There’s usually cured cobia. The preparation’s seasonal particulars change, though the appeal is always the natural lemony flavor and velvet texture of the fish, and the generously thick cuts that accentuate its meaty heft.
The best entrees sound straightforward but unfold with unexpected flavors and textures. Vegetables – even starches – aren’t necessarily sides augmenting the main act, but integral parts of the whole. Puffed grains of farro listed with the Wagyu beef short rib were actually embedded in the sticky surface of the lusciously tender meat. They added crunch like a rendered crust but also a lighter edge all at once.
The skin of a red snapper fillet showed a diamond pattern of deep grill marks. These caught little streams of broth ladled over it, which brought a mix of creamy, slightly sour and bright flavors, like Thai tom yum soup turned into a light sauce.
Not enough, then more than imagined
The entrées that disappoint feel like appetizers that have been bumped up a bit, and not enough. That was the case with a vegetarian dish of fingerling sweet potatoes and oyster mushrooms, which had the earthy, toasty fragrance of curry spices but didn’t bring enough variety in flavor to serve as a meal’s centerpiece. Similarly, a monotone appetizer of rice with crabmeat and a topping of popcorn seemed more like a side dish, the combination too subtle to stand on its own.
Desserts have been dependably thrilling, and none more so than a modernist composition of mille feuille – a grid made from countless crisp pastry layers that divided dollops of frozen apple cider and airy whips of blue cheese over an apple dice. It was crisp and tart next to vanishingly soft and sour.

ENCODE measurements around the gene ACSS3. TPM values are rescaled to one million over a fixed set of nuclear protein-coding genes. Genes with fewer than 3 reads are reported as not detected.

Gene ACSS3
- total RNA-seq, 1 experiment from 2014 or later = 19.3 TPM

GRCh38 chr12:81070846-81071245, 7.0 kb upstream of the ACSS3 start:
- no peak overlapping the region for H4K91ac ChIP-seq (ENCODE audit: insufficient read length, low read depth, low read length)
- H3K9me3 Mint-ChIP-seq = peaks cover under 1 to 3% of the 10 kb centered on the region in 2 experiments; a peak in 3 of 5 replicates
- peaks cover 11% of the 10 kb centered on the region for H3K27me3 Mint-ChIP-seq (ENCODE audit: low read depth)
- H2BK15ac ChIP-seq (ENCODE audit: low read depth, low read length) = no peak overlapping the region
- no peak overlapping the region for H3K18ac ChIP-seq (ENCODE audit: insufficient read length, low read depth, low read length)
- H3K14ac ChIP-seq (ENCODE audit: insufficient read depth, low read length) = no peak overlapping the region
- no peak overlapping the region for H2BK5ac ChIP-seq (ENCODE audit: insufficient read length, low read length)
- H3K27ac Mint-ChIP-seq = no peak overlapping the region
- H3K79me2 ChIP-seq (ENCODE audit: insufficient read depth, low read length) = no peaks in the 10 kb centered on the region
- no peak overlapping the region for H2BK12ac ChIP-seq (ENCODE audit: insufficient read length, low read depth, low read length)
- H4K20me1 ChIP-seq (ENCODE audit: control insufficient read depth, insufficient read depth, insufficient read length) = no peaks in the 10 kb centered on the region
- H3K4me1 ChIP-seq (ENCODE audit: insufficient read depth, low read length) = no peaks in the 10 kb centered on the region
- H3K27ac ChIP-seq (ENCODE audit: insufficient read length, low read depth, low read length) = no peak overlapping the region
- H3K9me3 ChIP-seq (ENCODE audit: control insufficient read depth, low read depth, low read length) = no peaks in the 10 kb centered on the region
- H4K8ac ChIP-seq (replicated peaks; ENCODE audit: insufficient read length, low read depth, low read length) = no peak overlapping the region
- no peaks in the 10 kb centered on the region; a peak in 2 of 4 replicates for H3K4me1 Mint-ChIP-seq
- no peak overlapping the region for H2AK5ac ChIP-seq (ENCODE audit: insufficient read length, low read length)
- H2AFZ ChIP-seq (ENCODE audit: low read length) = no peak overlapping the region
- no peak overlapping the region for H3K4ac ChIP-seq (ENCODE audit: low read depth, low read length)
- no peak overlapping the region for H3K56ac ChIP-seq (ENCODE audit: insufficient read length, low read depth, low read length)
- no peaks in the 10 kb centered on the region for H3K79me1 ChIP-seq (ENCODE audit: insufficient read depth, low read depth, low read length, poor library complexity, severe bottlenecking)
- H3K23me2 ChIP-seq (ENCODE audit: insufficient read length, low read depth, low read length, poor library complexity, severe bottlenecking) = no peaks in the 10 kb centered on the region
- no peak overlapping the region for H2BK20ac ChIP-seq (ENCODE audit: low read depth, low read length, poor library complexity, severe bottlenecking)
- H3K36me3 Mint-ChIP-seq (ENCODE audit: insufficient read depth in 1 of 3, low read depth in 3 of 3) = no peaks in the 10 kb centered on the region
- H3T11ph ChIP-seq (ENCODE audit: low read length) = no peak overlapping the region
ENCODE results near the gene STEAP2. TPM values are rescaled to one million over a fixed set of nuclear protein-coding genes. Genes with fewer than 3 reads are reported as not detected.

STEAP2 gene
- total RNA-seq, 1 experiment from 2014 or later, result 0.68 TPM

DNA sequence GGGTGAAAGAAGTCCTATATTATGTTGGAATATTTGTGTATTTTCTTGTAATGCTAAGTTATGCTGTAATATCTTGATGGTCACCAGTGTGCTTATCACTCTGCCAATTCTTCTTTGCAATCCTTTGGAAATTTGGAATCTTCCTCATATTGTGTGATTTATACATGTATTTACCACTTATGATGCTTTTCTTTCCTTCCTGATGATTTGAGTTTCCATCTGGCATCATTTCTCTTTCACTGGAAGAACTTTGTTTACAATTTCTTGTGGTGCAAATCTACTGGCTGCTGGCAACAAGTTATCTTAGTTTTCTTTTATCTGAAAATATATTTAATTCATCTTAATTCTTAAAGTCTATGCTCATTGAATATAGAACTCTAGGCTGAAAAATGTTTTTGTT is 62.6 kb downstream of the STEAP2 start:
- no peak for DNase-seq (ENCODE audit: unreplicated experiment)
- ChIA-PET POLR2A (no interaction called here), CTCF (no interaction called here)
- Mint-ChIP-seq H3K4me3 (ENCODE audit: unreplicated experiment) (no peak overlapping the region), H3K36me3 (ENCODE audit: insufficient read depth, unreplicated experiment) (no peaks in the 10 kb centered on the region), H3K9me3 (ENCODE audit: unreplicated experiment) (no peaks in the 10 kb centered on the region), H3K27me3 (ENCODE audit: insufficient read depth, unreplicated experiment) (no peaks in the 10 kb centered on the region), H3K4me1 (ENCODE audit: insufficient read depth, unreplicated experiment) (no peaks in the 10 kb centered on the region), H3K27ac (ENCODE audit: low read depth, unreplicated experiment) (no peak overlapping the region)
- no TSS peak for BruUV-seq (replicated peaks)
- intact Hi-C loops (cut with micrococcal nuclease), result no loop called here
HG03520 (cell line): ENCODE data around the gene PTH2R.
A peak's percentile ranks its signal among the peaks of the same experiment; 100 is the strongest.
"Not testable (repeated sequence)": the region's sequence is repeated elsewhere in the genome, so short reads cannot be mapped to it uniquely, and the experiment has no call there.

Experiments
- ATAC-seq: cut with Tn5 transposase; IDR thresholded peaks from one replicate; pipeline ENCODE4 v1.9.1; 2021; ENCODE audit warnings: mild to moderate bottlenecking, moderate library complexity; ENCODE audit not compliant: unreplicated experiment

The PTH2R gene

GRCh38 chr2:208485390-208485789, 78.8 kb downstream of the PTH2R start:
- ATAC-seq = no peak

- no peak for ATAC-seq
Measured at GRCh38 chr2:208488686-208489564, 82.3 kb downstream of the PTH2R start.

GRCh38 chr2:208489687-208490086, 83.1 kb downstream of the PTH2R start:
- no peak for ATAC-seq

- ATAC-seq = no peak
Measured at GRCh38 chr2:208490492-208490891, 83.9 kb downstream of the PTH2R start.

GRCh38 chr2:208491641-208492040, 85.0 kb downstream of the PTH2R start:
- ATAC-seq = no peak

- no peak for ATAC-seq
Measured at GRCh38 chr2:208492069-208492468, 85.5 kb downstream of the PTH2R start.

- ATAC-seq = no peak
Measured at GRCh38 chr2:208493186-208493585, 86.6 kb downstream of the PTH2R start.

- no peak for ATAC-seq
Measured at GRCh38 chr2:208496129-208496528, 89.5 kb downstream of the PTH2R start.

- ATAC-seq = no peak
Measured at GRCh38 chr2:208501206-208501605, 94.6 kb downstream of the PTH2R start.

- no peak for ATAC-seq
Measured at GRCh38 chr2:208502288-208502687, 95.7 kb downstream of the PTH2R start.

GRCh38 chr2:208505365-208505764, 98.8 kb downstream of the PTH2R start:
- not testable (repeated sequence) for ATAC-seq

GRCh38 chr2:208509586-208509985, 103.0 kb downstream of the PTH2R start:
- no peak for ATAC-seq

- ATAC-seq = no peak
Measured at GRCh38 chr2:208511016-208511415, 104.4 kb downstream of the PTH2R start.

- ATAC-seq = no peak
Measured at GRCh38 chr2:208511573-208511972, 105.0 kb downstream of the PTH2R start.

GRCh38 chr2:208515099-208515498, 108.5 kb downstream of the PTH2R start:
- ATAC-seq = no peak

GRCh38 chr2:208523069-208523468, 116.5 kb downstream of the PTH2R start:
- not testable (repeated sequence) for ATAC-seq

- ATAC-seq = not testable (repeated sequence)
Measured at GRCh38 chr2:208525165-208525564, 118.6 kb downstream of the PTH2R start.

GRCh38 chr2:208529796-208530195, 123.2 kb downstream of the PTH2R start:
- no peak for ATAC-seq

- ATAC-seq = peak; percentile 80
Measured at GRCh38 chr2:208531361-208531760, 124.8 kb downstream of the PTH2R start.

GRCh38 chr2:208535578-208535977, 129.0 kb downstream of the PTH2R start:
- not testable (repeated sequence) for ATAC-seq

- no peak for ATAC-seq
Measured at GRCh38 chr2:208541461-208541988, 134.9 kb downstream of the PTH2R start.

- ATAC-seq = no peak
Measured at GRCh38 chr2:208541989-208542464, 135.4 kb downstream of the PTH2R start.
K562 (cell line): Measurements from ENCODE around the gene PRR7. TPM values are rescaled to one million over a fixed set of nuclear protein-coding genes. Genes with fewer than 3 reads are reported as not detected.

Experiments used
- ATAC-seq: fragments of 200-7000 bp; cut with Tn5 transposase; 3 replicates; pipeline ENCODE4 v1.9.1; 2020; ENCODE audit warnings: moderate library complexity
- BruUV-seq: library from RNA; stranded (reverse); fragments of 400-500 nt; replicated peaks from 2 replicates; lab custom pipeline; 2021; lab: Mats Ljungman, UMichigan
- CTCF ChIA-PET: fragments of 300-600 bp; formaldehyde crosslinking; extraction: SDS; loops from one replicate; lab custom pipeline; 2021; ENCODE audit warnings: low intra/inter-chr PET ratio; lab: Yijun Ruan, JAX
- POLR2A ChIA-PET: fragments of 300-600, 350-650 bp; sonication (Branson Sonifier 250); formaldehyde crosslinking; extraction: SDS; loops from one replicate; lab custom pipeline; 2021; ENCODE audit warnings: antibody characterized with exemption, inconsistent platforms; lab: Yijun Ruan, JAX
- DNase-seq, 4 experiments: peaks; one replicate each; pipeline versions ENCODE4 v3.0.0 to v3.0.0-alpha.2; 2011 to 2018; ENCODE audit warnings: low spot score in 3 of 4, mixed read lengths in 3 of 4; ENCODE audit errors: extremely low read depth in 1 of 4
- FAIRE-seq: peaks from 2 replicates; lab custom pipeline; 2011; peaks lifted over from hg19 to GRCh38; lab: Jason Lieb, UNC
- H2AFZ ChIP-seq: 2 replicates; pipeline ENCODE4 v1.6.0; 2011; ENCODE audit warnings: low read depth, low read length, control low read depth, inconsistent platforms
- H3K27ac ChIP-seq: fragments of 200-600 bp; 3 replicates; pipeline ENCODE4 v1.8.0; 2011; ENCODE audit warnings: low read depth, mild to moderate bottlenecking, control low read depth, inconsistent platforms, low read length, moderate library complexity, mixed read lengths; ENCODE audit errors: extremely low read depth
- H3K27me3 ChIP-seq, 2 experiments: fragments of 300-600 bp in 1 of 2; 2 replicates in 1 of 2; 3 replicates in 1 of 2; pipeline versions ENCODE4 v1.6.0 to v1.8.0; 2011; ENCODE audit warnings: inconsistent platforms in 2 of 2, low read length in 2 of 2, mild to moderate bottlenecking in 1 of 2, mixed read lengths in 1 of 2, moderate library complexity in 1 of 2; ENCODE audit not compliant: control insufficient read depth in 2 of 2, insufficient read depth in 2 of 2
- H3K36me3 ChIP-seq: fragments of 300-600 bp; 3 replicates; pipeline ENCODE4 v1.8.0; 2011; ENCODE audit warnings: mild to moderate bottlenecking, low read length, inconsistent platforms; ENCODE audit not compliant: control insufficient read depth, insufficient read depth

Provided you're comfortable letting go of a favorite, the best approach at Coquette may be to share a number of dishes around the table, even entrees, to taste a fuller picture of the ideas at play. There's a five-course "blind tasting" (at $70) for a more tailored version of this strategy.
Stoltzfus and Essig once ran a pop-up called Little Bird, specializing in fried chicken. That chicken is now the star attraction at Coquette’s Friday-only lunch, with thick pickle slices between the pieces, a pool of ranch below and a pulse of hot paprika beneath the crunchy skin.
It takes a restaurant this comfortable in its own skin for a chicken platter to feel at home next to boudin-stuffed dolmas and crispy, “chicken fried” cauliflower – a meatless dish whipped up one day at a vegetarian’s request.
We go to some restaurants to entrust ourselves to a chef’s creativity. We return to others, again and again, because we already relate to their style, their flavors and their personality.
Coquette, with a new chapter underway and a track record of accessibly innovative ideas, remains a restaurant that answers both aims.
2800 Magazine St., 504-324-2150
Dinner daily, lunch Fri., brunch Sat. and Sun.
Prices (dinner): appetizers $12-$16, entrees $20-$30